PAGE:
According to the register of the St. Nicolai church in Eckernförde, ‘the so-called Comte de St. Germain and Weldon’ died on 27 February 1784, while Carl was still in Cassel, and was buried in tomb no. 1, inside the church, on 2 March 1784.21 After the destruction caused by the great storm tide of 13 November 1872, which also flooded the church, all the indoor tombs were filled with sand and most of the large tombstones were removed, so it is not known exactly where Saint-Germain’s body now lies.22
So poor was Saint-Germain at the time of his death that his estate did not cover the cost of his burial, and he was therefore given free burial out of regard for his patron, Prince Carl. All that he left was a packet of paid and receipted bills, a small amount of cash, some clothing, and a few other items such as razors and toothbrushes. The value of his estate in the English money of today would be around £690.23 There were no diamonds, no paintings, no musical scores, no books, and no violin. Prince Carl took back all his own letters, but no other correspondence was found. Carl says that he failed to find the sealed letter Saint-Germain had promised to leave for him.
1. Jean Overton Fuller, The Comte de Saint Germain: Last scion of the House of Rákóczy, London: East-West Publications, 1988, pp. 249-50.
2. The Theosophical Path, Nov 1914, p. 382.
3. Fuller, p. 251.
4. The Theosophical Path, Nov 1914, pp. 383-4.
5. Fuller, pp. 257-69.
6. Ibid., p. 266.
7. Ibid., pp. 270-3.
8. The Theosophical Path, Nov 1914, p. 383.
9. Isabel Cooper-Oakley, The Comte de St. Germain: The secret of kings, original ed. 1912, reprint, Escondido, CA: The Book Tree, 1999, p. 147. Manly Hall asserts that Saint-Germain was ‘the moving spirit of Rosicrucianism during the eighteenth century – possibly the actual head of that order’ (Manly P. Hall (ed.), The Most Holy Trinosophia of the Comte de St.-Germain, Philosophical Research Society, 1933, p. 22; reprint: Aziloth Books, 2011, p. 16). Arthur E. Waite, on the other hand, says that the records of German Rosicrucianism at the close of the 18th century ‘have not one word to tell us on the presence or activities of the Comte de Saint-Germain’ (The Brotherhood of the Rosy Cross (1924), New York: University Books, n.d., p. 499).
10. Cooper-Oakley, pp. 151-2.
11. Fuller, p. 256.
12. Ibid., p. 275. Fuller gives the date of Carl’s letter as 12 December 1782, but the conference in question opened on 16 July of that year.
The conference was motivated by concerns about Masonry’s origins. It dragged on until mid-September 1782. The participants finally decided to stop claiming to descend from the Knights Templar, and to change the name from Strict Observance to Beneficent Knights of the Sacred City (p. 285).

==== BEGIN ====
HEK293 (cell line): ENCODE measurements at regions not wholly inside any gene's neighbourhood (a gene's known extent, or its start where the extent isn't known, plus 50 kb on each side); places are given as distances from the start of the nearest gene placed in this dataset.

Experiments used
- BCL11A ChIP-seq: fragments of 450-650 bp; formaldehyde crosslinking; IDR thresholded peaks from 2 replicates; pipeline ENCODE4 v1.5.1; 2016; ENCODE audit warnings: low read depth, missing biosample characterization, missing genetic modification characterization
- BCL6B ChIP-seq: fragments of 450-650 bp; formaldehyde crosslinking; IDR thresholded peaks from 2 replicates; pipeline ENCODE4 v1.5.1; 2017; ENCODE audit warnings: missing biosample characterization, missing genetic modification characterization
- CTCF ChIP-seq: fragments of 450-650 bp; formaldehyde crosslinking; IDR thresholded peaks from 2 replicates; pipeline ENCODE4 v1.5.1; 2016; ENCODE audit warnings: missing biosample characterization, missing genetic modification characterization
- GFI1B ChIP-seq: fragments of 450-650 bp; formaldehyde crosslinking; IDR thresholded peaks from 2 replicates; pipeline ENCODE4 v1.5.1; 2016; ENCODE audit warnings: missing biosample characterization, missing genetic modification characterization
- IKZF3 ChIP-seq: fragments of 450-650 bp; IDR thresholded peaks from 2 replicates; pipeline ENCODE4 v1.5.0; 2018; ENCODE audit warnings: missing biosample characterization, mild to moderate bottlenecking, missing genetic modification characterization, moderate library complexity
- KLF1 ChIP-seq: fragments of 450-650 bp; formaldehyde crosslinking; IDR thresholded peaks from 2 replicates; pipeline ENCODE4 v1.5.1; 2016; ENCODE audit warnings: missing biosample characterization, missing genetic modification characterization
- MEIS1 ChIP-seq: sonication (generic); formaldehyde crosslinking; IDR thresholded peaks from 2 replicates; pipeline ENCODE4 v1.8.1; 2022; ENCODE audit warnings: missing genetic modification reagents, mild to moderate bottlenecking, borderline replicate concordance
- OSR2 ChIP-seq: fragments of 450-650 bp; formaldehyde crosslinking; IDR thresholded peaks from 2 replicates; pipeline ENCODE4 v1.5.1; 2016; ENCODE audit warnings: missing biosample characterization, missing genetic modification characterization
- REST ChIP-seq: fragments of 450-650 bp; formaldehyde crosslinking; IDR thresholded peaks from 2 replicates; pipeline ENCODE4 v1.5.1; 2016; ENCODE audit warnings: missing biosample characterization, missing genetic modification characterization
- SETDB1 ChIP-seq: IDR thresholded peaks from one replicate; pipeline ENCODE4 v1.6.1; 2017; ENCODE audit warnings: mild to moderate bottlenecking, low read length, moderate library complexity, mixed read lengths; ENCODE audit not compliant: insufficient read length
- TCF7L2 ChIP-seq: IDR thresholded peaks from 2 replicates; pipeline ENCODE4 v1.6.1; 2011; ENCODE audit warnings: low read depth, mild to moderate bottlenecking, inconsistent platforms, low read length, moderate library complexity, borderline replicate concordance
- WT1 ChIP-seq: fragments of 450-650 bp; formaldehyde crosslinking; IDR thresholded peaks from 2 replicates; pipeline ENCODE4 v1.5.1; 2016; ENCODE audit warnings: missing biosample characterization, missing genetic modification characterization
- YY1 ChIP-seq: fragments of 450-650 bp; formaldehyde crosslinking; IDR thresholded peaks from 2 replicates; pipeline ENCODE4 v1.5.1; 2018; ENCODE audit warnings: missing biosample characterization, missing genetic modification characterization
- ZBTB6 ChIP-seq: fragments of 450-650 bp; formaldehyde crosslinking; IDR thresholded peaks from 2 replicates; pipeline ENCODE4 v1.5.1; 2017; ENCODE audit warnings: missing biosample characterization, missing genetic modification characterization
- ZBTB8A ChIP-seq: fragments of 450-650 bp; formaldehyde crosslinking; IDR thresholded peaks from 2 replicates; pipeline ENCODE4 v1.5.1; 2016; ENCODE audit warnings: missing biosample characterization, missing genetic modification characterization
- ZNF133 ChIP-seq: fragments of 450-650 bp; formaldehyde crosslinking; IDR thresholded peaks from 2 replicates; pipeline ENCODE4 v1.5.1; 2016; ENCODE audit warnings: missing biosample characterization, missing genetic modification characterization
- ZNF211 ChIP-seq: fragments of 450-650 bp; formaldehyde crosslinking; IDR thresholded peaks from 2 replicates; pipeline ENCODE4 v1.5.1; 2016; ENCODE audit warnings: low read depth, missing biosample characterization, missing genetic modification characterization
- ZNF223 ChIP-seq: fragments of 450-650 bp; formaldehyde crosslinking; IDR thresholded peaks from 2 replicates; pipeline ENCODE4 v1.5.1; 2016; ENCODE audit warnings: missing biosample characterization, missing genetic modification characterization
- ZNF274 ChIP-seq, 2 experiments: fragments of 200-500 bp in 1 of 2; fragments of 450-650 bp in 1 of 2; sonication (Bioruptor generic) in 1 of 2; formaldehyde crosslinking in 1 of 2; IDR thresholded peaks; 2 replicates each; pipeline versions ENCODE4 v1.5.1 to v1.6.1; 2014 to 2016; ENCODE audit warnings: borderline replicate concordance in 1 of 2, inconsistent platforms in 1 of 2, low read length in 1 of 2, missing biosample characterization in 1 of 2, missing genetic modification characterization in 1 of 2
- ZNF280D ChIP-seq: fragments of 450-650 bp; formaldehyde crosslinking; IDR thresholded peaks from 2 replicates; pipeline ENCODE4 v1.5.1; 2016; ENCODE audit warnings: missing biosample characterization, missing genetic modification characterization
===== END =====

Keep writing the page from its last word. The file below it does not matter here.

13. Cooper-Oakley, pp. 152, 155.
14. Ibid, pp. 153, 4.
15. Fuller, p. 289.
16. Terry Melanson, ‘Illuminati sightseeing: Karl and St. Germain at Louisenlund’, 2008, bavarian-illuminati.info.
17. The Most Holy Trinosophia of the Comte de St.-Germain, 1933, p. 24 / 2011, p. 18. The inventory of Carl’s inheritance includes a large quantity of chemicals found in the ‘alchemy’ laboratory, where he is said to have made gold, first with Saint-Germain and later with several goldsmiths. Several pieces of this ‘Carl metal’ and several pieces of jewellery made out of it were also found. Note that this ‘gold’ is Saint-Germain’s gold-like metal (which witnesses mention as early as his time in France in the late 1750s), which was not the result of the alchemical transmutation of lead. Carl established a profitable factory for this metal at Ludwigsburg. (G. van Rijnberk, Saint Germain in de brieven van zijn tijdgenoot den Prins Karel van Hessen Cassel, Den Haag: Servire, ca. 1935, p. 29; ‘Wer war “Graf Saint-Germain”: eine historisch-kritische Bestandsaufnahme’, Jahrbuch der Heimatgemeinschaft Eckernförde e.V., no. 5, 2004, pp. 32-3.)
18. The Theosophical Path, Nov 1914, p. 384.
19. Ibid., p. 384.
20. Baron von Gleichen, another Mason, wrote: ‘His [Saint-Germain’s] philosophy was that of Lucretius; he spoke with a mysterious emphasis of the profundities of nature, and opened to the imagination a career, vague, obscure and immense as to the nature of science, its treasures, and the nobility of its origin’ (The Theosophical Path, Dec 1914, p. 455). The 1st-century-BC Roman philosopher Lucretius is usually described as a materialist who rejected all supernatural explanations of natural phenomena. However, his descriptions of the creative power of nature sometimes seem to postulate ‘an immaterial life-force surging through the universe and operating above or beyond raw nature’ (‘Lucretius’, Internet Encyclopedia of Philosophy, iep.utm.edu). H.P. Blavatsky calls the ancient ‘atomist’ philosophers (Leucippus, Democritus, Epicurus, and Lucretius) ‘spiritual, most transcendental, and philosophical pantheists’ (H.P. Blavatsky, The Secret Doctrine, Pasadena, CA: Theosophical University Press (TUP), 1977 (1888), 1:569). Some of their teachings are certainly open to a theosophical interpretation (G. de Purucker, The Esoteric Tradition, TUP, 2nd ed., 1973, pp. 275-7, 385; G. de Purucker, Fundamentals of the Esoteric Philosophy, TUP, 2nd ed., 1979, pp. 433, 464, 494; G. de Purucker, Man in Evolution, TUP, 2nd ed., 1977, pp. 33-5; The Secret Doctrine, 1:567-9).